Land degradation is the result of a number of largely human-induced factors, such as poor soil and water management practices, deforestation, overgrazing, improper crop rotation and unsustainable land use. In turn, these can significantly affect soil fertility, resulting in diminished crop yields and food insecurity.  Traditional methods of modelling and monitoring soil erosion usually require a large number of parameters and many years of taking measurements.  However, over the past decade, nuclear technologies and isotopic techniques have been introduced, which can effectively assess the soil and water status of an area, as well as identifying hot spots of land degradation. But how does it work?

The use of past radioactive fallout radionuclides (FRN’s) can measure soil erosion rates and reveal erosion processes, because their concentration in undisturbed soil differs, depending on its distance to the surface.  For example, much of the work so far has focussed on Caesium-137 (as well as Beryllium-7 and Lead-210), which is rapidly absorbed by the surface soil and subsequently redistributed by erosion processes.  These radionuclides can therefore be used to trace the origin of the soil over a large area within a short period of time.  This valuable information is then used to develop effective soil conservation techniques.

Nuclear technologies such as this can play another important role other than merely assessing soil erosion.  The International Atomic Energy Agency (IAEA) uses nuclear techniques to help countries develop crops that are drought resilient, improving agricultural productivity by calculating the precise amount of fertiliser and water required to optimise yields.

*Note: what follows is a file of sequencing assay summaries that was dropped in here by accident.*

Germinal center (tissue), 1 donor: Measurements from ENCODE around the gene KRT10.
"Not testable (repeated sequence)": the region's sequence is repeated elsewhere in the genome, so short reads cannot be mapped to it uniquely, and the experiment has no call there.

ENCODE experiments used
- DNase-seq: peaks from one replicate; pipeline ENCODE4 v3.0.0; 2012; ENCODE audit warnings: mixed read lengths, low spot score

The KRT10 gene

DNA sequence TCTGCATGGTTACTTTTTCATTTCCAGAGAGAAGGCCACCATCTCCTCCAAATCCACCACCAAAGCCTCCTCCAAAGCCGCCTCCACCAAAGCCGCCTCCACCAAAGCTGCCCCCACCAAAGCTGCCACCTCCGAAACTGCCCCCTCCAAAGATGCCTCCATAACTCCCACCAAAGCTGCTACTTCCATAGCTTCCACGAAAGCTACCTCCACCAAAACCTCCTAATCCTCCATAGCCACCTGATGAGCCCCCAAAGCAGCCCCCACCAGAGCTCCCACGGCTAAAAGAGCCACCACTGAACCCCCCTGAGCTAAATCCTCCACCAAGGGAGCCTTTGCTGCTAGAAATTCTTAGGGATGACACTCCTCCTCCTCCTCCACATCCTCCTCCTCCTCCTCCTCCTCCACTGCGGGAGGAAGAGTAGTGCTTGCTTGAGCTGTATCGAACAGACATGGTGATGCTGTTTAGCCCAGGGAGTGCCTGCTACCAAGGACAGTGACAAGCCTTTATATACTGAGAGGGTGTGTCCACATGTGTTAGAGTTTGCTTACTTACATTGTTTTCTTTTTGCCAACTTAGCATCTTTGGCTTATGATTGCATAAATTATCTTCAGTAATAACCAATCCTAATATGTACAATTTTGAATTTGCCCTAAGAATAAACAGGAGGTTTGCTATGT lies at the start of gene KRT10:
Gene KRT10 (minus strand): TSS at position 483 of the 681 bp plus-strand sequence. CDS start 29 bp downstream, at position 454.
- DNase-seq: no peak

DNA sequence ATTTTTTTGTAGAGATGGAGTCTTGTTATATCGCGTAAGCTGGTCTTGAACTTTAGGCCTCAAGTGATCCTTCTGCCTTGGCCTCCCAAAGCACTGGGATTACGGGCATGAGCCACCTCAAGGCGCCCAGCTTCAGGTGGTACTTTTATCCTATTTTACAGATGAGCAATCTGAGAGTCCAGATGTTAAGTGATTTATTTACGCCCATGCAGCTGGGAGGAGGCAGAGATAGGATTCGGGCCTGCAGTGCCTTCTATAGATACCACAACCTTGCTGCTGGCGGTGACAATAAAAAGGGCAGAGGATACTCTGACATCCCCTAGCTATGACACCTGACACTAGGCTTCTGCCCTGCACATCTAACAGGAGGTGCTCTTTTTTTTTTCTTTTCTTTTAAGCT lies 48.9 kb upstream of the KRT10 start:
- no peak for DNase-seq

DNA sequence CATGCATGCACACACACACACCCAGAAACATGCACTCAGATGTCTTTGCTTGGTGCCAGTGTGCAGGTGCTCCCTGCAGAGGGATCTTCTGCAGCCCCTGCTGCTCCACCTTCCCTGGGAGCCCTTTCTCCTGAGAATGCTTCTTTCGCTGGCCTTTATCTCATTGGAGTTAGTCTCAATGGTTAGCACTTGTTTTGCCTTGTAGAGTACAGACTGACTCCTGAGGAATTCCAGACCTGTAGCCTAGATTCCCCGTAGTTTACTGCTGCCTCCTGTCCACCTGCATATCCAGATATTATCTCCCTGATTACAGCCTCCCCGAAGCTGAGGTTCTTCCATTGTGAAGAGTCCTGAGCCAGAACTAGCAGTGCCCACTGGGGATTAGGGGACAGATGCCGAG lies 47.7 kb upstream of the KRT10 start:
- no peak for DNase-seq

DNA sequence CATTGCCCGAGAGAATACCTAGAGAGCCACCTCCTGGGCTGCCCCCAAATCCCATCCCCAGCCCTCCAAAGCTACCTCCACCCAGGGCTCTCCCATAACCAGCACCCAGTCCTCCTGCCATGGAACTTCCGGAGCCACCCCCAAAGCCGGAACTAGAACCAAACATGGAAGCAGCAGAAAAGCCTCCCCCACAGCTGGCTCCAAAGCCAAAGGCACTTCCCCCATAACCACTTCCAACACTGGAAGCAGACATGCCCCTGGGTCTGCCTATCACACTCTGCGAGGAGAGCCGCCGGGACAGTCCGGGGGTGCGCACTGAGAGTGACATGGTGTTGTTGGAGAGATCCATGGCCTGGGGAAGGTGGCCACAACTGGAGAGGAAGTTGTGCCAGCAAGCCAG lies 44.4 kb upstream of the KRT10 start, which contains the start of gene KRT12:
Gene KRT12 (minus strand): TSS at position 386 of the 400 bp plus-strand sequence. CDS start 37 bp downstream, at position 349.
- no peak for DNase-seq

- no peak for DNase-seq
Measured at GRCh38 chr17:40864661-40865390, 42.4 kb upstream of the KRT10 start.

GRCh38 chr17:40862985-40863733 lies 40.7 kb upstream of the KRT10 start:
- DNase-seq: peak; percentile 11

Another technique involves the use of Compound Specific Stable Isotope techniques (CSSI), based on the measurements of carbon-13 stable isotopes from organic compounds in the soil which are used as tracers, to identify exactly where the eroded soil originated from.  According to the IAEA, CSSI’s are specific to different plants and so by analysing the CSSI make-up of the eroded soil, scientists are able to trace it back to its origins, therefore enabling them to design and apply appropriate conservation measures.  Isotopic techniques are also used to study fertiliser use and uptake as well as determining transpiration and evaporation rates.  Results can then be used to apply management practices such as mulching, minimum tillage and a drip/spray irrigation system to reduce soil evaporation.

The IAEA and the Food and Agriculture Organization (FAO) are helping to promote climate smart agricultural practices such as these across a number of different countries.  According to the IAEA/FAO, the use of FRN’s to measure soil erosion rates have successfully been used within 65 IAEA Member States.  For example, CSSI have been used as tracers to identify exactly where eroded soil originated as well as determining evaporation and transpiration rates in a number of countries.  This information has then been used to implement a number of targeted conservation measures that have enabled Indonesia, Pakistan, Vietnam and China to reduce land degradation in targeted areas by almost 50 percent.